The slope m measures the steep of the line with respect to the horizontal axis x. If ({x_1},{y_1}) and ({x_2},{y_2}) are any two points in the line, then, the slope m can be calculated as:

m = \frac{{{y_2} - {y_1}}}{{{x_2} - {x_1}}}

#### Example of Equation of a line in slope-intercept form

Let, y=2x+4 is a linear equation in slope-intercept form. Here, the slope m=2 and the y-intercept {y_0}=4.

For the above equation, if,

x=0, y=4

x=1, y=6

x=2, y=8

x=3, y=10

If we plot the above values in the x-y Cartesian Coordinate system then the resulting graph is as shown in the figure. In the graph, the line cuts the y-axis at y=4. Therefore, 4 is called y-intercept.

As calculated above, let any two points on the line be (0,4) and (1,6). Then the slope m can be calculated as:

m = \frac{{{y_2} - {y_1}}}{{{x_2} - {x_1}}}

m = \frac{{6 - 4}}{{1 - 0}}

m = 2

The equation of a line can also be defined by its x-intercept {x_0}, and the equation can be written as:

y = m(x - {x_0})

y = mx - m{x_0}

The x-intercept {x_0} of the line can be found out by putting y=0 in the equation as shown below:

y = 2x + 4

2x + 4 = 0

x = - 2

The slope, x-intercept and y-intercept can also be found out from the general expression.

Ax+By+C=0

Slope, m= - \frac{A}{B}

x-intercept, {x_0} = - \frac{C}{A}

y-intercept, {y_0} = - \frac{C}{B}

### Equation of a Line in Point-Slope Form

If a line in the x-y Cartesian Coordinate system has slope m and the coordinates of a point in the line is ({x_1},{y_1}), then, the equation of the line in Point-Slope form can be written as,

y = {y_1} + m(x - {x_1})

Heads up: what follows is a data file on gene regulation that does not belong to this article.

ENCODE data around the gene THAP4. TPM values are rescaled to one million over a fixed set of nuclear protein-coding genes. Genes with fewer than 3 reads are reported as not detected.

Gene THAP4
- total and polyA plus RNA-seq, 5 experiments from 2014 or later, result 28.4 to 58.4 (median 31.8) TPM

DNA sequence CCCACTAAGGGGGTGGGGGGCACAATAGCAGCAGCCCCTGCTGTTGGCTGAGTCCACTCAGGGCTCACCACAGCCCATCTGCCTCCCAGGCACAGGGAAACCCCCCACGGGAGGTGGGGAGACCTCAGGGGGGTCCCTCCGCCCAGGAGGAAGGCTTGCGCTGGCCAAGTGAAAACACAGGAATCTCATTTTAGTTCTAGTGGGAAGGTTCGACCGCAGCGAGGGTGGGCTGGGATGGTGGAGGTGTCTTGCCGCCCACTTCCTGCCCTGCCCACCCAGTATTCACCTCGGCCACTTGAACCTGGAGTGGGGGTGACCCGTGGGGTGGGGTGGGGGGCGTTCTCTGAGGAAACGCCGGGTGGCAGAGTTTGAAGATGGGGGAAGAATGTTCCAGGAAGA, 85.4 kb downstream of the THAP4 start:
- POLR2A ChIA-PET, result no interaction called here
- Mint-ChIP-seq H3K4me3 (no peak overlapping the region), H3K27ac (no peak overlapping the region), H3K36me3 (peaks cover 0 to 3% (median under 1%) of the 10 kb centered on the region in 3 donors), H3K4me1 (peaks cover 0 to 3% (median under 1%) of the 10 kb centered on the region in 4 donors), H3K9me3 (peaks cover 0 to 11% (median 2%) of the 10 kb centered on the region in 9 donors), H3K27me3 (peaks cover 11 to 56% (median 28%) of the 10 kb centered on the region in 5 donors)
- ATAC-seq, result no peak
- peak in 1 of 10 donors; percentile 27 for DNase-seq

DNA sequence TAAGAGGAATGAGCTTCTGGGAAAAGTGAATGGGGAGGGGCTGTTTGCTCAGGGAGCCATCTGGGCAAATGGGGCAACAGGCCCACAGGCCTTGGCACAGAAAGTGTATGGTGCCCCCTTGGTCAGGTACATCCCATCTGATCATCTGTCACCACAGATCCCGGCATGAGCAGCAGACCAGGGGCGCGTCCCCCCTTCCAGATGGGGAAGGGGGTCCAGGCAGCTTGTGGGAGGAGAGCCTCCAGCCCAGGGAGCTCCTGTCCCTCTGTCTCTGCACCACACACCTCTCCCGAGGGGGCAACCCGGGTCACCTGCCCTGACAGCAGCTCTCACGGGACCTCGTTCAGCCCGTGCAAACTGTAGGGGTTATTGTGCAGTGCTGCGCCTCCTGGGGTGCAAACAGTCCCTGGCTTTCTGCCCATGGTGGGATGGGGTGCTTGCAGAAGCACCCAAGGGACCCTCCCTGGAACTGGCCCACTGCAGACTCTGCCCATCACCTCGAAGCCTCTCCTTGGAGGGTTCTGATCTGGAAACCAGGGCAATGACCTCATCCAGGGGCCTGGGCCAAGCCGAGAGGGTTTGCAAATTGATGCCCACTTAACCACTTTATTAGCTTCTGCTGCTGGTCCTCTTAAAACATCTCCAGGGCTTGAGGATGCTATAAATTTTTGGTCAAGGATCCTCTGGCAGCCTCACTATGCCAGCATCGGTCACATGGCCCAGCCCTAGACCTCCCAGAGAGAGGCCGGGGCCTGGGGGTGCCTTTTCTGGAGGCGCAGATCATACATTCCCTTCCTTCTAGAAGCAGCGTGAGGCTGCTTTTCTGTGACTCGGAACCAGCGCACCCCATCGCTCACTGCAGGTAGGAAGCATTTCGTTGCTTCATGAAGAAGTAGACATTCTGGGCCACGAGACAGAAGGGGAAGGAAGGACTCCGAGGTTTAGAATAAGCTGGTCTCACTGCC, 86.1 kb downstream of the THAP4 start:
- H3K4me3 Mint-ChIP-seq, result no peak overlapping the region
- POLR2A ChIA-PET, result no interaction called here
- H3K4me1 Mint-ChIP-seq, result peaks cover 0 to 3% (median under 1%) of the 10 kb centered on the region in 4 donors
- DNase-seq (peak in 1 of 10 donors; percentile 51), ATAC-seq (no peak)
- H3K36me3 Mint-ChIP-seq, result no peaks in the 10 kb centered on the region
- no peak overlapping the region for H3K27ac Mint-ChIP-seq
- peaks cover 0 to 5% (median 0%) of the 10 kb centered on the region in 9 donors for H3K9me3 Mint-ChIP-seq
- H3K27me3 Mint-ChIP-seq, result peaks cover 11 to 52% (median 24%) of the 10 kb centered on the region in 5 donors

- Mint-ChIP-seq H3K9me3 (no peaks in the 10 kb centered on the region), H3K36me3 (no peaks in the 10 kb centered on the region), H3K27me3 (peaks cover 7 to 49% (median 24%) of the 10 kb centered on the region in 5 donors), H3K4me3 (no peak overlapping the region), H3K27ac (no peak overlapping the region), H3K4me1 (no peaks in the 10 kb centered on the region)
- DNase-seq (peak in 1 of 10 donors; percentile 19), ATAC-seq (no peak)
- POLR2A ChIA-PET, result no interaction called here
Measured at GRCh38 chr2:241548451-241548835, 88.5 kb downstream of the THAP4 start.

y = {y_1} + mx - m{x_1}

y - {y_1} = mx - m{x_1}

#### Example of Equation of a Line in Point-Slope Form

Let, the coordinates of a point in a line be (2,4) and the slope is 3, then,

y - 4 = 3 \times x - 3 \times 2

y - 4 = 3x - 6

y = 3x - 6 + 4

y = 3x - 2

Now, if,

x=0, y=-2

x=1, y=1

x=2, y=4

x=3, y=7

The y-intercept of the line can be found out by putting x=0

y=-2

Similarly, the x-intercept of the line can be found out by putting y=0

3x-2=0

3x=2

x = \frac{3}{2}

### Equation of a Line in Intercept Form

If an line having non-zero x and y-intercept is not parallel to any of the x and y axes and does not pass through the origin in the x-y Cartesian Coordinate system, then, the equation of the line can be represented in Intercept Form as,

\frac{x}{{{x_0}}} + \frac{y}{{{y_0}}} = 1

Where, {x_0} and {y_0} are x and y-intercept respectively.

#### Example of Equation of a line in Intercept Form

Let, a line has x-intercept, {x_0}=2 and y-intercept, {y_0}=4, then the equation of the line in Intercept form will be:

\frac{x}{2} + \frac{y}{4} = 1

Now, if we simplify the above equation,

\frac{{2x + y}}{4} = 1

2x + y = 4

y = 4 - 2x

For the above equation, if

x=0, y=4

x=1, y=2

x=2, y=0

x=3, y=-2

The graph obtained by plotting the above values in the x-y Cartesian Coordinate system is shown in the figure. From the figure, it is clear that the x-intercept is 2 and y-intercept is 4.

### Equation of a Line in Two Point Form

The equation of a line in Point-Slope form as discussed above is given by:

y - {y_1} = m(x - {x_1})

Now, if two points of the line are ({x_1},{y_1}) and ({x_2},{y_2}) are known, then,

m = \frac{{{y_2} - {y_1}}}{{{x_2} - {x_1}}}

Now, the above equation can be written as,

y - {y_1} = \frac{{{y_2} - {y_1}}}{{{x_2} - {x_1}}}\left( {x - {x_1}} \right)

\left( {y - {y_1}} \right)\left( {{x_2} - {x_1}} \right) = \left( {{y_2} - {y_1}} \right)\left( {x - {x_1}} \right)